Many people mistakenly believe that grief occurs only when they have completely lost a loved one. In reality, it can happen anytime, even before a family member or a friend breathes their last. Experts call this premature grief.
Also, grief affects not only caregivers but also healthcare providers and the patients themselves. For this reason, a hospice service, including a home care agency, provides auxiliary support besides round-the-clock medical care for both patients and their carers. These include:
- Chaplaincy – spiritual support
- Counseling – psychological support
- Social work – practical, emotional, and financial support
- Volunteer program – companionship for caregivers, including help with household chores in times of urgent need
However, anyone who meets grief face-to-face needs to understand even the basics of what they’re going through.
The Stages of Grief
People describe grief in different ways. Others compare it to the ocean: it comes in waves. Sometimes they feel everything is going to be all right. On other days, their lives seem to be falling apart. Many also feel that the pain will never go away, and they’ll always be sad.
But the most popular way to explain grief is through its many stages, as described by Dr. Elisabeth Kubler-Ross:
When someone experiences a traumatic event such as a terminal diagnosis, their mind instinctively protects them from strong emotions. This is called denial.
People in this state might avoid speaking about their loved ones or being near pictures of them. Some people even begin to question the doctor’s prognosis, while others remain detached from their feelings that they move on as if their life isn’t ending soon.
Sometimes dying patients believe they still have more options left. They might then resort to complementary therapies or alternative medicine.
When denial fades and the reality of the situation sets in, people become angry with themselves and others. They might be mad at the doctor for not doing enough or misdiagnosing them or even God for taking them sooner.
Patients at this stage might be prone to outbursts and lashing out. They might even blame a loved one or a caregiver for causing their illness. They might also withdraw from others and feel the need to be alone with their grief.
Patients at this stage are vulnerable and are likely to spend their days with a lot of what-ifs: “What if I could have done this or that?” “What if I had listened to the doctor?” “What if medical technology progressed faster?”
They might also be racked with guilt. They might say, “I should have eaten healthy or took my supplements,” “I should have been paying attention more to my body,” or “I shouldn’t have been so stubborn.”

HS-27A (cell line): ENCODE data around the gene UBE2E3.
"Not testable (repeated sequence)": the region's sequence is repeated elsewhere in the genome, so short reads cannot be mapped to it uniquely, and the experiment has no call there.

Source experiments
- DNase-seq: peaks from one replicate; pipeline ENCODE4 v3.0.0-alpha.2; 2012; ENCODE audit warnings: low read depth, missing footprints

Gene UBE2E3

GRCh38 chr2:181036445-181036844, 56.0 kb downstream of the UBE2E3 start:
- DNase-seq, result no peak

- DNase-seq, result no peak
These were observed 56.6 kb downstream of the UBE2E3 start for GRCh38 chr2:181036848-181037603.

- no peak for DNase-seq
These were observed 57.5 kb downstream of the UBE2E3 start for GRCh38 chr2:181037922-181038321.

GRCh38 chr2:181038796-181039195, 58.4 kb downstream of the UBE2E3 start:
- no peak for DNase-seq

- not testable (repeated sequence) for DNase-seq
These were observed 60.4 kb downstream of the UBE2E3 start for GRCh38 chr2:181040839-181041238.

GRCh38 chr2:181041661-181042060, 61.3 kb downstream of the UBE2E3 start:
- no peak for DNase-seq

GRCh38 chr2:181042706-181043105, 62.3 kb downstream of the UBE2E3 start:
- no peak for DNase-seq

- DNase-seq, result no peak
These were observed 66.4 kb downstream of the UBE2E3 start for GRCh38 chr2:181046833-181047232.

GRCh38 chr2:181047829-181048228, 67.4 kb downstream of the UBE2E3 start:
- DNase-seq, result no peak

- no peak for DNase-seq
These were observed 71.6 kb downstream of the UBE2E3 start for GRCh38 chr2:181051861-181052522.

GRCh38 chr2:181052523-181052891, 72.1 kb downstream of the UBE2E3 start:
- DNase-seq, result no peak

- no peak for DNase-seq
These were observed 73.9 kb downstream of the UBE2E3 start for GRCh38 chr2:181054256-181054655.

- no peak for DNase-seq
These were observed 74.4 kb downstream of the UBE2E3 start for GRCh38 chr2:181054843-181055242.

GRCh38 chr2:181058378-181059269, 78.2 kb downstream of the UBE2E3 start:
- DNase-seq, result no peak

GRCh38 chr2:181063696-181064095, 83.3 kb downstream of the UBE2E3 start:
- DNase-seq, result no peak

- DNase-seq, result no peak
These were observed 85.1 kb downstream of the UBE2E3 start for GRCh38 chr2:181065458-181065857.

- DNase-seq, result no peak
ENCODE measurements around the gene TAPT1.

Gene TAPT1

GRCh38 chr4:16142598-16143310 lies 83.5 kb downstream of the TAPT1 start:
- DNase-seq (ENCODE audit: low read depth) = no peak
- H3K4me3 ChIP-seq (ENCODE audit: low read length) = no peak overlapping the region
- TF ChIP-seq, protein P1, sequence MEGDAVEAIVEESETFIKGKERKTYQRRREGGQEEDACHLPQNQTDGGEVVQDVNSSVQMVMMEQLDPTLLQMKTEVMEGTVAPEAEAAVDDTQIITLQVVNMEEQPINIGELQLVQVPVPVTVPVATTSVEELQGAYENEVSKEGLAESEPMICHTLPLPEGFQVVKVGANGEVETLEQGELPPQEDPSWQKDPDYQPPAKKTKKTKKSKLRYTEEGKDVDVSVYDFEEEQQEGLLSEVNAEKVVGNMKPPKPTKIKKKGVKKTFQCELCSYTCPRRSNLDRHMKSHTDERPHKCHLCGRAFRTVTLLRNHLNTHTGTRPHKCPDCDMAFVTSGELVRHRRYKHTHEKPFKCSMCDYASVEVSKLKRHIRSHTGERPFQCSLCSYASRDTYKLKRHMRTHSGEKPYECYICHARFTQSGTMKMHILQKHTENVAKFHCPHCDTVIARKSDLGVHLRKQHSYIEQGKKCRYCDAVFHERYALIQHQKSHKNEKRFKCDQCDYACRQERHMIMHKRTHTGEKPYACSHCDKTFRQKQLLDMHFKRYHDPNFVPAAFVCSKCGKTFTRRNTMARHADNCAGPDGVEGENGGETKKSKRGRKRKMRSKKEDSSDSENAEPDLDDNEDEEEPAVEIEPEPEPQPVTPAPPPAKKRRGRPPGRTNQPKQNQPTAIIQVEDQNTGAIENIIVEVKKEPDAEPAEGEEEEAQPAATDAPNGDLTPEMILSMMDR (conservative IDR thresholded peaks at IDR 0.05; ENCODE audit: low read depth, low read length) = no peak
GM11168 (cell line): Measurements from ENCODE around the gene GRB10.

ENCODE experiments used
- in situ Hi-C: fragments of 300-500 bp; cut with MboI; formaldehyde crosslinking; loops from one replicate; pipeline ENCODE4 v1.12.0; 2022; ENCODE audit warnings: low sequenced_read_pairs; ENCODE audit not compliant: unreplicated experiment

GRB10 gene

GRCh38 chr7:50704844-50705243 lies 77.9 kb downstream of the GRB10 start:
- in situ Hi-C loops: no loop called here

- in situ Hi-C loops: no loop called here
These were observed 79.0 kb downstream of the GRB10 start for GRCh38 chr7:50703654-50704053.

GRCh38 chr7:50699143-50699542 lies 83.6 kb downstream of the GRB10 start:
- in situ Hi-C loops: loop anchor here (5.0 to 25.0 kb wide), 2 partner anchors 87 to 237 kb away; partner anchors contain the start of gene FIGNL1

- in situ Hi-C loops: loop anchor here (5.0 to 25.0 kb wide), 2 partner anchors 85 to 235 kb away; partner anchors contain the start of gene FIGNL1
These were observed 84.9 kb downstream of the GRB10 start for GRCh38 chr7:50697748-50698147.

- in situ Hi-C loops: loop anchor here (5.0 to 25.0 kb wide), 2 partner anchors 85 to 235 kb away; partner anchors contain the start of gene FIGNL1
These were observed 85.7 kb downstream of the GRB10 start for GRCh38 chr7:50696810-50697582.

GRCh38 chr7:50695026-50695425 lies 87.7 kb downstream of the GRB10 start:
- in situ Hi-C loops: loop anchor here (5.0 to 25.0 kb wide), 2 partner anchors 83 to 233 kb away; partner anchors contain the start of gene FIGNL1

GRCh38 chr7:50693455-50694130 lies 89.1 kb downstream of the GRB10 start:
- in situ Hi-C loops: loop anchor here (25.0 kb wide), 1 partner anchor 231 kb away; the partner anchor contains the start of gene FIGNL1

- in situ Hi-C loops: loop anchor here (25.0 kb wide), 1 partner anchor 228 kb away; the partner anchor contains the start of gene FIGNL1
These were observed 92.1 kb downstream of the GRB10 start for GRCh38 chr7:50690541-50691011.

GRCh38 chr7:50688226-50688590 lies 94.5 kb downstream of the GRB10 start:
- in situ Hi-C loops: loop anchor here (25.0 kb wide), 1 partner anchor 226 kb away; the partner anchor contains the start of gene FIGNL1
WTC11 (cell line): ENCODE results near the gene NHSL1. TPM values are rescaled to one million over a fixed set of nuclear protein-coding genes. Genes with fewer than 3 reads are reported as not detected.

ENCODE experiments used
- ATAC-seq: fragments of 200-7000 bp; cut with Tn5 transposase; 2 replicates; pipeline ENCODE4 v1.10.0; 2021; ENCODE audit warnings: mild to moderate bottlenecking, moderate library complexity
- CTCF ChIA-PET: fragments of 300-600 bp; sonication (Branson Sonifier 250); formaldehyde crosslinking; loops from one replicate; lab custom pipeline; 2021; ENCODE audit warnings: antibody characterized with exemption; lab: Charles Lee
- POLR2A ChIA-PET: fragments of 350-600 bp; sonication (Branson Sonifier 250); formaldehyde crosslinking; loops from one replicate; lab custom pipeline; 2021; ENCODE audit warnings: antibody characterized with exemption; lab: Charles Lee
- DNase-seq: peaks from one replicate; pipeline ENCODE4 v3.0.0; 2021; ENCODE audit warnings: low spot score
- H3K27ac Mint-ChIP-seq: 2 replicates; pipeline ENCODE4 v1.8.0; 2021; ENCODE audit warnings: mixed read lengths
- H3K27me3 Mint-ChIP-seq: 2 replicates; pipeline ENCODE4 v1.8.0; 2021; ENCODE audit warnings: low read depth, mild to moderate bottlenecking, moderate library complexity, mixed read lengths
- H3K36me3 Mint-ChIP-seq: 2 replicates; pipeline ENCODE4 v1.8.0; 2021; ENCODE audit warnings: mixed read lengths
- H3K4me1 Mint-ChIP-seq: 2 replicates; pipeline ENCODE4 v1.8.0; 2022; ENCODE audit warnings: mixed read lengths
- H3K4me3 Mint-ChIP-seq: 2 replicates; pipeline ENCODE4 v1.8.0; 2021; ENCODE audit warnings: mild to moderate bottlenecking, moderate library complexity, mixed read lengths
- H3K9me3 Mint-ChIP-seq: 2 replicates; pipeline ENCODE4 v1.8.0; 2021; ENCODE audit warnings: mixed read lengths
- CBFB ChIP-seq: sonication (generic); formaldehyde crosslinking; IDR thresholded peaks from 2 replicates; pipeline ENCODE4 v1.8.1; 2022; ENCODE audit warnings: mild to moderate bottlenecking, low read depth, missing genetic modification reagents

Some even make unreasonable requests so that they can try to change their fate. They might begin to devise a trade with God: “I’ll be a better person if you bring my health back” or “I’ll do anything just to live.”
4. Depression and Sadness
When bargaining fails, the next stage is depression and sadness. There’s no longer hope that things will get better. People feel they lost everything: their health, their loved ones, and even their faith in God. They withdraw even more and feel weighed down by life.
They will also likely have high levels of anxiety at this stage. They might not be able to sleep or eat well due to the stress they’re feeling. There might even be thoughts of suicide at this point, especially among those who live alone.
Acceptance is the last stage of the grieving process but the most critical one, according to experts. At this point, the patient enters back into reality. But this time, they do so more positively. They’ve learned to accept the changes in their lives and begin living again.
They often look back at how they felt during earlier stages and feel grateful for what was given to them rather than resentful of what was taken away. They might even develop a sense of compassion for themselves.
In some cases, some patients declare a new lease of life. They focus on what is important to them and learn lessons from their struggle that they pass along to others.
When a person has undergone this process, they can truly say that grief has led them on a path to inner peace. Sometimes it seems as though it takes forever, but the process is meant to be endured and has a healing effect that cannot be achieved any other way.
Grieving doesn’t follow a timeline. It is also not linear. Sometimes a patient reaches the acceptance stage but feels they’re bargaining on other days.
Regardless of what stage the patient is in, all their feelings are valid, no matter how negative. Instead of criticizing or downplaying these, carers should strive to provide support to ensure the ill individual continues to have the best quality of life possible.